Multitasking: Executive Functioning in Dual-Task and Task Switching Situations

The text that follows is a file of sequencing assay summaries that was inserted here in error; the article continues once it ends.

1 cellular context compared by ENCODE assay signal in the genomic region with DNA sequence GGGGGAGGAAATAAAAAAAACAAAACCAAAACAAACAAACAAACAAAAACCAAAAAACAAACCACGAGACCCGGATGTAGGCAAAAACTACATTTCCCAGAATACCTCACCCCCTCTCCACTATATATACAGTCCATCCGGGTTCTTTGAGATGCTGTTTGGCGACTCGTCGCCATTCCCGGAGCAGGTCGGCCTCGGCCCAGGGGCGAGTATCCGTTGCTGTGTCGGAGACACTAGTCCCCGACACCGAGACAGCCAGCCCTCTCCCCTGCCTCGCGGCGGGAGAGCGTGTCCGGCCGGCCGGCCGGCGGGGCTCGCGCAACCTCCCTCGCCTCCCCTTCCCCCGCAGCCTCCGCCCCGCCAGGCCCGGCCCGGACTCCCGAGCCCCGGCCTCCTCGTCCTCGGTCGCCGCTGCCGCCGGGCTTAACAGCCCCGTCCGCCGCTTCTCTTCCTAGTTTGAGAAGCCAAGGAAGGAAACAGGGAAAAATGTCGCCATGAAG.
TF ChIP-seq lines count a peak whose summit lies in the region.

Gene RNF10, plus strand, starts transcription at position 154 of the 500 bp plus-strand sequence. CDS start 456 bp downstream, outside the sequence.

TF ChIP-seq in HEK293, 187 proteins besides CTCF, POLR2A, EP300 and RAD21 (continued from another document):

Multitasking refers to performance of multiple tasks. The most prominent types of multitasking are situations including either temporal overlap of the execution of multiple tasks (i.e., dual tasking) or executing multiple tasks in varying sequences (i.e., task switching). In the literature, numerous attempts have aimed at theorizing about the specific characteristics of executive functions that control interference between simultaneously and/or sequentially active component of task-sets in these situations. However, these approaches have been rather vague regarding explanatory concepts (e.g., task-set inhibition, preparation, shielding, capacity limitation), widely lacking theories on detailed mechanisms and/ or empirical evidence for specific subcomponents. The present research topic aims at providing a selection of contributions on the details of executive functioning in dual-task and task switching situations. The contributions specify these executive functions by focusing on (1) fractionating assumed mechanisms into constituent subcomponents, (2) their variations by age or in clinical subpopulations, and/ or (3) their plasticity as a response to practice and training.